Costly Calif. Juvenile Program Has Strong Backers

Marisa Lagos, San Francisco Chronicle, April 10, 2012

Dozens of teenage boys dressed in hunter-green polo shirts and khaki pants line up outside one-story concrete classrooms waiting to walk to their next period.

It seems like any other high school: Walls are decorated with student artwork and class work, and the main office bustles with teachers and administrators.

But the students here, at O.H. Close Youth Correctional Facility, have committed murders, robberies, assaults and rapes. Many of them are mentally ill, most are Latino or black, and the average age is 17.

Several days a week, classes—English, biology, economics, geometry and other typical courses—are suspended while the youths attend counseling and other treatment sessions tailored to their needs. Sex offenders are in sexual behavioral treatment programs, mentally ill offenders are in a mental health program, and violent wards attend intensive behavioral treatment programs.

This is California’s solution to dealing with its juvenile offenders with the most serious criminal backgrounds, who need intensive treatment that county juvenile halls could not provide. The program is expensive, costing state taxpayers $179,400 a year per offender.

Now, the state is contemplating pulling the plug on O.H. Close and three other state-run facilities that serve this population, which represents less than 1 percent of the more than 225,000 youths arrested in California each year. Earlier this year, Gov. Jerry Brown proposed closing the institutions and sending these offenders back to county juvenile halls.

The move would fall in line with Brown’s broad goal of shifting state services to the county level, in part to cut back on state spending. But staff members at O.H. Close say the closures would be devastating, and some youths here agree, saying they have received far more effective treatment than they ever got in county juvenile halls.

“It’s different here—we are given more counseling; at home, they didn’t do nothing,” said Ivan Heres, an 18-year-old sex offender from Orange County who has been at O.H. Close for six months and will be paroled in December.

Heres is one of about 1,000 youth offenders now detained at these state-run facilities run by the Department of Juvenile Justice. {snip}


Staff and wards at both O.H. Close and N.A. Chaderjian Youth Correctional Facility next door say closing the state facilities—which would save the state more than $100 million a year—would set California back, and experts warn it could result in far more juveniles being charged as adults and sentenced to state prison.


Division of Juvenile Justice numbers

1,032 Number of juvenile offenders in state facilities as of Feb. 29

10,000 Number of juvenile offenders in state facilities 10 years ago

65% Percentage of DJJ offenders in substance abuse treatment

30% Percentage of offenders in mental health treatment

17% Percentage of offenders in sexual behavior treatment

37% Percentage of offenders convicted of assault

32% Percentage of offenders convicted of robbery

11% Percentage of offenders convicted of murder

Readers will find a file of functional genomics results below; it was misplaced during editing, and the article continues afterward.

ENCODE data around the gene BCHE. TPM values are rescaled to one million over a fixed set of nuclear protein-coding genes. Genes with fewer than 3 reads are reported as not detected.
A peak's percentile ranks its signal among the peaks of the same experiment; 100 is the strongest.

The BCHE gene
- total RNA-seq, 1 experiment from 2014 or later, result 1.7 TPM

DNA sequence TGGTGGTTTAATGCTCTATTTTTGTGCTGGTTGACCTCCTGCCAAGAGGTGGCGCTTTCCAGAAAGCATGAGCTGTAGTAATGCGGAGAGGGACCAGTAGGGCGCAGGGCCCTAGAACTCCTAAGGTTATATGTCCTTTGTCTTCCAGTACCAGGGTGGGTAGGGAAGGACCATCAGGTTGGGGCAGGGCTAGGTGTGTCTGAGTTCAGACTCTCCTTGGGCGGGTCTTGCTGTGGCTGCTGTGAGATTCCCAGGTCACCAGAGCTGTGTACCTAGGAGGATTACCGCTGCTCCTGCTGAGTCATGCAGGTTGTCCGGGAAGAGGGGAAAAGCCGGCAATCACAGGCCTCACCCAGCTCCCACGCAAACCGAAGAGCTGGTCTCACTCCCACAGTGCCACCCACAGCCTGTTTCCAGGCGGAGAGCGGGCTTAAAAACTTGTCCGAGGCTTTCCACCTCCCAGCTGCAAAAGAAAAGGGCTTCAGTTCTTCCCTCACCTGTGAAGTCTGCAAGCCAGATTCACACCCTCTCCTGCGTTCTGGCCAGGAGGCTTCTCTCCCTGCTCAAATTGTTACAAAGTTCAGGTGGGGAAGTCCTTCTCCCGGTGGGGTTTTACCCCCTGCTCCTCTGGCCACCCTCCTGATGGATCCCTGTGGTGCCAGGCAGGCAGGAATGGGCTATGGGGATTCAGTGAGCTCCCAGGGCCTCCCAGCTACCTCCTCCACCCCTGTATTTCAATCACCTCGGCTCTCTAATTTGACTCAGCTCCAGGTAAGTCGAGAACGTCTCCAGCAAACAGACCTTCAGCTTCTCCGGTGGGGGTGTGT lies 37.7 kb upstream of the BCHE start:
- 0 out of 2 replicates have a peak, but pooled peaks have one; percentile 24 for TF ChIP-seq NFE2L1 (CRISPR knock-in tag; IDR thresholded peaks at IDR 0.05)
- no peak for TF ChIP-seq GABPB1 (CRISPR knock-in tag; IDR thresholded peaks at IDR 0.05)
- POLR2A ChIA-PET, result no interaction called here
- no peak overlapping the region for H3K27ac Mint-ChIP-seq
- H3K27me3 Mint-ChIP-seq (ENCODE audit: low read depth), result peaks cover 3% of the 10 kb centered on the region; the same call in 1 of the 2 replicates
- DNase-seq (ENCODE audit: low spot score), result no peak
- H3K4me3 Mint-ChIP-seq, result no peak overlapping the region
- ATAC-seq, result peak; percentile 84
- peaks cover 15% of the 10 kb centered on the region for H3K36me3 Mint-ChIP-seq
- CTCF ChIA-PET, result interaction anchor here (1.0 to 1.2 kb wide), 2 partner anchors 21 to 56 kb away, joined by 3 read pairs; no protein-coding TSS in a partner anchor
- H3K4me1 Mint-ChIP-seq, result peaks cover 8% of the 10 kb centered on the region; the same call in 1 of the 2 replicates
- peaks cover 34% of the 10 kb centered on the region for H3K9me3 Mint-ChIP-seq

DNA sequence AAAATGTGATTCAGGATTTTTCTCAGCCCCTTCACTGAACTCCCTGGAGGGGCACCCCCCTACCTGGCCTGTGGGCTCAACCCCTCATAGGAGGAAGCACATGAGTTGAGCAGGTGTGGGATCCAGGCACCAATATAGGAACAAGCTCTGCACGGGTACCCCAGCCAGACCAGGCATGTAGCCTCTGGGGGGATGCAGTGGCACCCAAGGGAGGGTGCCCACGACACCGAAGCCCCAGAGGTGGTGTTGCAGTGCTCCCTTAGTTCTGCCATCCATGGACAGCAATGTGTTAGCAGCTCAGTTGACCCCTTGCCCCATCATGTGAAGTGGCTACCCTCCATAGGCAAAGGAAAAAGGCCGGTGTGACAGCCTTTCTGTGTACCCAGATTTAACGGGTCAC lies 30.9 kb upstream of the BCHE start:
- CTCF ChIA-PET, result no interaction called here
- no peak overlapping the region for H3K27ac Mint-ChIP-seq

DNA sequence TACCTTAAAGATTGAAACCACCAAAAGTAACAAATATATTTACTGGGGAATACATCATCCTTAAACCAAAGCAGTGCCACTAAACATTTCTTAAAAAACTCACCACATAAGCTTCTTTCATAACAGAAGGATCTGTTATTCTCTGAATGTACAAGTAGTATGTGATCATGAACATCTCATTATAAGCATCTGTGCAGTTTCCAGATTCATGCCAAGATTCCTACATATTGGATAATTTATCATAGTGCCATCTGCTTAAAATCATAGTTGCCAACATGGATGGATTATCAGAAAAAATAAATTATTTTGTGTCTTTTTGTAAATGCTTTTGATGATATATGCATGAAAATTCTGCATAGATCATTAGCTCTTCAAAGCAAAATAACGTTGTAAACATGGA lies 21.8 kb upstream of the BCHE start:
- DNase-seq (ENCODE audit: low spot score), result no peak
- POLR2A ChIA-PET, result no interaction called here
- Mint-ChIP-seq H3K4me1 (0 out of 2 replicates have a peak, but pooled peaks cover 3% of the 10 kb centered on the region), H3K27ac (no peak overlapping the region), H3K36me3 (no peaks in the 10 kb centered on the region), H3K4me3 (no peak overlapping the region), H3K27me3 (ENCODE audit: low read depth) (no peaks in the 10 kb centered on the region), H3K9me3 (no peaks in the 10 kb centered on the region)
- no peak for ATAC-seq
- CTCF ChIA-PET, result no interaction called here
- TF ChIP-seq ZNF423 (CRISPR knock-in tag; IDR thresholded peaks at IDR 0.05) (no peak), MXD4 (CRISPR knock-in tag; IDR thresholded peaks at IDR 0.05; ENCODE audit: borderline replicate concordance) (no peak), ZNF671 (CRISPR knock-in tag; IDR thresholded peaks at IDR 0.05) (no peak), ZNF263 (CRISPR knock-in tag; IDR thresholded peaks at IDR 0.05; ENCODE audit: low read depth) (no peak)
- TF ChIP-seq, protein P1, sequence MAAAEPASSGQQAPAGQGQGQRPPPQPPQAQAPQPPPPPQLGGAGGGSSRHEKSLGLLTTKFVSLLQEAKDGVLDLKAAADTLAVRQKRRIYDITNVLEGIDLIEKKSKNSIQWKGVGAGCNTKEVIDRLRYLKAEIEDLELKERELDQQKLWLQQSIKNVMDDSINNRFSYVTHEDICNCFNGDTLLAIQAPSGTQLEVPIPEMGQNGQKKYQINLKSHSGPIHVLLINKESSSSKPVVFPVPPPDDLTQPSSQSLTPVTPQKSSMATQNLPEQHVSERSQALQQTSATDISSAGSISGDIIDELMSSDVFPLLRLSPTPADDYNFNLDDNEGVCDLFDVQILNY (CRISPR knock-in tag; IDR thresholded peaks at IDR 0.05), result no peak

19 Average age of juvenile offenders in state custody

Source: California Dept. of Corrections and Rehabilitation


Share This

We welcome comments that add information or perspective, and we encourage polite debate. If you log in with a social media account, your comment should appear immediately. If you prefer to remain anonymous, you may comment as a guest, using a name and an e-mail address of convenience. Your comment will be moderated.
  • Several days a week, classes—English, biology, economics, geometry and other typical courses—are suspended

    Anyone want to bet if English, biology, economics and geometry are actually being taught there?

    The program is expensive, costing state taxpayers $179,400 a year per offender.

    No wonder it has “strong backers.”  When you spend almost 180k/per student/year, someone is making a lot of money by definition.  And they’re going to spend some of that money to keep on making it.

    • JackKrak

      Exactly.  It reminds me of sugar farmers in Florida – the government spends huge money on subsidies for the farmers, who take some of that money to lobby for more money to be spent on farmers, who take some of that money …….

      • The_Bobster

        It reminds ME of AIPAC.

  • JohnEngelman

    Criminals have done nothing to merit remedial education and job training. They have debts to pay society. They should perform hard labor. 
    Besides rehabilitation does not work. The only thing that reliably reduces recidivism is age. 

    • The_Bobster

      I’ve posted many stories of  senior citizen TNB on New Nation News. The only things that seem to stop it are imprisonment, death or infirmity.

  • 19 Average age of juvenile offenders in state custody

    What’s wrong with this picture?  A 19-year old is an adult.  And this is the “average” age, so half of them are 20 or older!

    • Spartan24708

      They are charged as adults but are in another facility from juveniles- it is separate from either older adults or kids under 18 because the inmates would be hamburger meat in adult prison.

  • bluffcreek1967

    “Most are Latino or black.” Gee, who could have guessed?

  • ViktorNN

    Some population groups will never function well in an advanced Western post-industrial society. It’s like making a one-legged man run the 100 yard dash in the Olympics. 

    We could start vocational training younger, try to prepare them earlier. But how large of an underclass do we really need? The sad truth is that they might not have a place in such a society.  

  • Anon12

    What is the RACE of these offenders?  In CA it is mostly split between mexicans and blacks. 

  • ageofknowledge

    I would bet money that they are almost all surenos, nortenos, and black gang members.